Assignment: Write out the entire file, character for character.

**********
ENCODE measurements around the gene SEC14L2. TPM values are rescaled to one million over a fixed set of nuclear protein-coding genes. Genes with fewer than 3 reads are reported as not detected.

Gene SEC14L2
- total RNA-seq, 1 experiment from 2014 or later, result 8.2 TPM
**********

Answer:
ENCODE measurements around the gene SEC14L2. TPM values are rescaled to one million over a fixed set of nuclear protein-coding genes. Genes with fewer than 3 reads are reported as not detected.

Gene SEC14L2
- total RNA-seq, 1 experiment from 2014 or later, result 8.2 TPM